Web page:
As the editors of Reviews in Digital Humanities, we’re pleased to share the June/July 2020 issue of the journal. This month’s issue includes two reviews, as opposed to our usual four, as we are working with longer response times for submission of project overviews by project directors and of reviews by our peer reviewers. This is motivated by our continuing desire to be sensitive to the needs of our generous reviewer community while the COVID-19 pandemic rages, as we described in our last issue.
Our work as editors, however, has continued apace as we have been working to ensure a pipeline of reviews and long-term sustainability of the journal. We will soon have exciting news about financial support for the journal that will assist with our work. In addition, we have lined up a number of special issues that will be coming this fall and winter:
Latinx Digital Humanities, edited by Lorena Gauthereau (University of Houston);
Jewish Digital Humanities, edited by Amalia Levi (The HeritEdge Collection) and Michelle Chesner (Columbia University Libraries); and
Borderlands Digital Humanities, edited by Sylvia Fernández Quintanilla (University of Kansas).
We are also working with editors on special issues highlighting projects in Black Digital Humanities, game studies, sound studies, and digital pedagogy.
If you are interested in editing a special issue on a thematic or methodological topic, please drop us a note at email@example.com. We particularly encourage special issue topics exploring methodologies in the context of critical ethnic, African diaspora, Indigenous, Latinx, Asian American, and postcolonial studies.
This month’s reviews focus on engaging public audiences with digital humanities methods:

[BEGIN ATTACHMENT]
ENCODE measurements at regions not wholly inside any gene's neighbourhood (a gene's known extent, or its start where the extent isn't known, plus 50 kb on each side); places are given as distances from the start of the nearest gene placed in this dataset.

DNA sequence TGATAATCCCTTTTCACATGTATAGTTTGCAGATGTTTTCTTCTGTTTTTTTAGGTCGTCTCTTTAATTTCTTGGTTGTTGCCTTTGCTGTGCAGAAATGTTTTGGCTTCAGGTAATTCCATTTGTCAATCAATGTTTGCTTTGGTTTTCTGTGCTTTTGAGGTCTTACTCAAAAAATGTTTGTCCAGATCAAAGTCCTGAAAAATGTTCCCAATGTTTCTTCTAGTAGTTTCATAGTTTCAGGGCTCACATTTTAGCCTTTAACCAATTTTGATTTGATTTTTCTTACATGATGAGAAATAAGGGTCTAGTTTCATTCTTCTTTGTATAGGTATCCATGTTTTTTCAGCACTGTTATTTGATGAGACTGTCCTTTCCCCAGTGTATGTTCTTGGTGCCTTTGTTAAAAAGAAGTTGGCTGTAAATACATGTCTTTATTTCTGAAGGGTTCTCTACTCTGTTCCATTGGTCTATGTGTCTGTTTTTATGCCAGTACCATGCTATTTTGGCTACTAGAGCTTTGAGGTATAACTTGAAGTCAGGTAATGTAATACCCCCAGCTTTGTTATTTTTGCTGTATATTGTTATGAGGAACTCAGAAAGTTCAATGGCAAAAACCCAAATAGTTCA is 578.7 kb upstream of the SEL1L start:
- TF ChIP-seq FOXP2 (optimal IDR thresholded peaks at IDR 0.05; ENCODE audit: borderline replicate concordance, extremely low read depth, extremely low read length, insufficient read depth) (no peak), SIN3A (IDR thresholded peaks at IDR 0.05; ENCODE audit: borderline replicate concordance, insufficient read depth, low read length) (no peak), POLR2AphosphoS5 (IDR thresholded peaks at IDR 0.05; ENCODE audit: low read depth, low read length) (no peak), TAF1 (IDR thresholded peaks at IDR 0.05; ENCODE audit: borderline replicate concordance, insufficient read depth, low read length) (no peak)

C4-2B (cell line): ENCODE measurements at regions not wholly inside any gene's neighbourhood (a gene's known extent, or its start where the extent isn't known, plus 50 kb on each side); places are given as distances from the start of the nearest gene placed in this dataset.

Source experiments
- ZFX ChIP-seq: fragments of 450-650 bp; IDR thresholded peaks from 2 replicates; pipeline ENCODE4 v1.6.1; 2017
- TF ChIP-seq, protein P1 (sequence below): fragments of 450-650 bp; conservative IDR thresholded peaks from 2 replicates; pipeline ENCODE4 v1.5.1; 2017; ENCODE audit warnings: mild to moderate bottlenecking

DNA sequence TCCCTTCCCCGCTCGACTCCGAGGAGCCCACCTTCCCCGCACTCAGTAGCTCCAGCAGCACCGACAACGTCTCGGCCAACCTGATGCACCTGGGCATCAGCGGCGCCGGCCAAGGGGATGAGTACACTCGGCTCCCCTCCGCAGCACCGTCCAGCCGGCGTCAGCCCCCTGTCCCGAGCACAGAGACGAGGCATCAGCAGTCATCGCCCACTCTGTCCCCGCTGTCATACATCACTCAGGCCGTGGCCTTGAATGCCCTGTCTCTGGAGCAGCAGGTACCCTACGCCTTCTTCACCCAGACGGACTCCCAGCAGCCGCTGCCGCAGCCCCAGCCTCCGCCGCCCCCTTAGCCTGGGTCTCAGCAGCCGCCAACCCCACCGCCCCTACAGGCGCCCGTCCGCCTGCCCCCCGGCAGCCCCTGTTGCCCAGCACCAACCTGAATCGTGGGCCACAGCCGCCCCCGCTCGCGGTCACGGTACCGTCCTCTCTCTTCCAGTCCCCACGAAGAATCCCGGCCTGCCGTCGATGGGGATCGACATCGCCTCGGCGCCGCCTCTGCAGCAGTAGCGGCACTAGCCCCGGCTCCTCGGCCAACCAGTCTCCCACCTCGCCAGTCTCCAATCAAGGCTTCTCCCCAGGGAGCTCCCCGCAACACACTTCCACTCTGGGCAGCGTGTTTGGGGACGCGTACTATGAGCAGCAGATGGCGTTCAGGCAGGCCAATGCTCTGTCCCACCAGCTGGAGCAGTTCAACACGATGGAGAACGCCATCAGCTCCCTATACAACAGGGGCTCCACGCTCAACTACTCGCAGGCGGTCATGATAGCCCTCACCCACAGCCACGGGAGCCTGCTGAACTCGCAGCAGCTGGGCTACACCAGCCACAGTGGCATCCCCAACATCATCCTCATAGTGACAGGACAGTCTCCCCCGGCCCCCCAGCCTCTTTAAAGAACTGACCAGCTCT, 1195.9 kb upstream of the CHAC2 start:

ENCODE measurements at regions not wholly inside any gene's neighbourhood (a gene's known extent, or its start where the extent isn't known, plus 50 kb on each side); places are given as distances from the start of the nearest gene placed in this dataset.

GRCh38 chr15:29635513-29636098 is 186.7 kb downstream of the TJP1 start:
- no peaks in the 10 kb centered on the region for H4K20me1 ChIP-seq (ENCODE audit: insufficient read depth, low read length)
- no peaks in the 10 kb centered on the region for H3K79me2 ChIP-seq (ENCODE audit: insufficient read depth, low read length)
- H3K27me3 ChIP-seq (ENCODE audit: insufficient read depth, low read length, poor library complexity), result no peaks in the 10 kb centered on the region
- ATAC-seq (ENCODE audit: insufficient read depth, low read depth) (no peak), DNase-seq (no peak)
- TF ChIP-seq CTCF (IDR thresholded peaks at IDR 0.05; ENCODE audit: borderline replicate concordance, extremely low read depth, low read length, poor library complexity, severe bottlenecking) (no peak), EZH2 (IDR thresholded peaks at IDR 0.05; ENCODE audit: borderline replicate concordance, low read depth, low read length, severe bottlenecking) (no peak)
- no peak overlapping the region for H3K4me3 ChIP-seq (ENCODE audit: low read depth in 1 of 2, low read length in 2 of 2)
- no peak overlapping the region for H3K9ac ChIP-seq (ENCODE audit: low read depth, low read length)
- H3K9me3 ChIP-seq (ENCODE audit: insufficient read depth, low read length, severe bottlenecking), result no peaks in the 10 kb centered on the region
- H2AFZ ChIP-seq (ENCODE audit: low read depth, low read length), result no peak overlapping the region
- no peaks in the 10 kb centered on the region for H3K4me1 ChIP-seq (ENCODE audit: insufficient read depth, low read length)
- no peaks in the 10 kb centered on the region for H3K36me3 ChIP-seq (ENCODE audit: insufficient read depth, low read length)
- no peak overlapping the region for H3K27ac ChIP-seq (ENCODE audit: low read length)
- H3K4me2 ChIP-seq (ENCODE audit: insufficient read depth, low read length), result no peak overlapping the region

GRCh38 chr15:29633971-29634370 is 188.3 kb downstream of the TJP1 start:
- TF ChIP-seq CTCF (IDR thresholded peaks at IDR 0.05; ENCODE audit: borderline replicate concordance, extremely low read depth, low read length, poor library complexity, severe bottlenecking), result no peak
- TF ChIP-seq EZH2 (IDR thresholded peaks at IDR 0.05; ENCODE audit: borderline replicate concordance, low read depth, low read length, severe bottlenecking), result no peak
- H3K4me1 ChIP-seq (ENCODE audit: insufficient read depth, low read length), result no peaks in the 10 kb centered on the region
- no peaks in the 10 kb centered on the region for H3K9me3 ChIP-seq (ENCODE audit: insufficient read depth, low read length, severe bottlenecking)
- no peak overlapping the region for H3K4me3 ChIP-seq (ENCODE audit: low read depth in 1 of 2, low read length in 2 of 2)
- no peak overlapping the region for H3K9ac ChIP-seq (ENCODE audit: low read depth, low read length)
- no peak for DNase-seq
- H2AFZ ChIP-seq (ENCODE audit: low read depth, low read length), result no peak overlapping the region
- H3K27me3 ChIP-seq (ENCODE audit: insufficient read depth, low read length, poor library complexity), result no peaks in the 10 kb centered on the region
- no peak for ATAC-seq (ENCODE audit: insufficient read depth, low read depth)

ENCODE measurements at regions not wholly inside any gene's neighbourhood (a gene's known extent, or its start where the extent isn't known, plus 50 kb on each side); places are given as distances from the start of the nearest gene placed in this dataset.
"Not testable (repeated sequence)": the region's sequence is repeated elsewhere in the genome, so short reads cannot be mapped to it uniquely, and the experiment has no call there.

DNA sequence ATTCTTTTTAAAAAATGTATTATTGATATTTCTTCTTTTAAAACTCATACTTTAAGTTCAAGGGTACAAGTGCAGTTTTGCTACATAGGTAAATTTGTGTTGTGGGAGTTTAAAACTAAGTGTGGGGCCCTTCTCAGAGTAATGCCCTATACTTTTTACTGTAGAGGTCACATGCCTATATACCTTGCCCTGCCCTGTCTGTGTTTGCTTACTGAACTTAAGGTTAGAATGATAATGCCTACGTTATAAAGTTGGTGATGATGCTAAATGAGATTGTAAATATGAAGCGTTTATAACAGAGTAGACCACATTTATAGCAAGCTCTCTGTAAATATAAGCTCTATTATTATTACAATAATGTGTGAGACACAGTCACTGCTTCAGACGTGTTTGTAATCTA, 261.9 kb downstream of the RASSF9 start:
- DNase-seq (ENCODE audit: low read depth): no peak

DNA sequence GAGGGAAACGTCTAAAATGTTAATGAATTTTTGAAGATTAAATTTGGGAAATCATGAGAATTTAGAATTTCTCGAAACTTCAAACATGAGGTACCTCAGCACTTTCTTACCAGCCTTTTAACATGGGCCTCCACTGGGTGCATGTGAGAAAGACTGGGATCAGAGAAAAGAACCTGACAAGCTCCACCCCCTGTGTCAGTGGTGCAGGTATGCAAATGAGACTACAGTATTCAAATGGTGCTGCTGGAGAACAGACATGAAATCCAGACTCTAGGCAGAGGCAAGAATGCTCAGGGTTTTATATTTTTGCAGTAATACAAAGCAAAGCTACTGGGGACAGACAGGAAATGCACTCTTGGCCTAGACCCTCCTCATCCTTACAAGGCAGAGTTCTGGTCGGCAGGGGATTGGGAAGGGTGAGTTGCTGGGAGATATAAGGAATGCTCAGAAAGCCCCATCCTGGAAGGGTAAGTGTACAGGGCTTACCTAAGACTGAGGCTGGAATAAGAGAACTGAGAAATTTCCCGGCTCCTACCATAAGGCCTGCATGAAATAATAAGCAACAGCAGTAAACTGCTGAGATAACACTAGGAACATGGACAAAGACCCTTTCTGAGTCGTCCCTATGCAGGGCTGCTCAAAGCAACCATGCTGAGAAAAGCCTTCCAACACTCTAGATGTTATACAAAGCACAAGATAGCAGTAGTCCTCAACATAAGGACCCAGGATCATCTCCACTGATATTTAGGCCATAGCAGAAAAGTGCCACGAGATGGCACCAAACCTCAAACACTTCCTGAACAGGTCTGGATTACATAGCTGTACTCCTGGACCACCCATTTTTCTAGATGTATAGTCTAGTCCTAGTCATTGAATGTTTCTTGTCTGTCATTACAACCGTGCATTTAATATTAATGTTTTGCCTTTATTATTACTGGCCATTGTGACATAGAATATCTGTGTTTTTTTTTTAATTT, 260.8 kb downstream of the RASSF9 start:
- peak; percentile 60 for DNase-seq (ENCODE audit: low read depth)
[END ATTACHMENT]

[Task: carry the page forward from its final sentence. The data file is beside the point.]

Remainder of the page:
CantApp, a mobile reading app on Chaucer’s General Prologue to The Canterbury Tales, created by Richard North, Peter Robinson, Barbara Bordalejo, and Terry Jones and reviewed by Jonathan Hsy; and
Makers By Mail, a mail order kit for physical computing, created by Christina Boyles and Andrew Boyles Petersen and reviewed by Kimberley Martin.
These projects take two very different approaches to public humanities. Whether focusing on making or on interpretation of humanities texts, these projects offer critical points of entry to digital humanities to audiences that might not otherwise find themselves engaged in the humanities. Collectively, they demonstrate compelling ways of engaging public audiences through digital humanities.
Reviews in Digital Humanities is committed to demonstrating and facilitating peer review for the wide range of digital humanities scholarship being developed. Join our experiment by submitting a project for review, nominating a project you admire, volunteering for our reviewer pool, and telling your colleagues and students about the journal.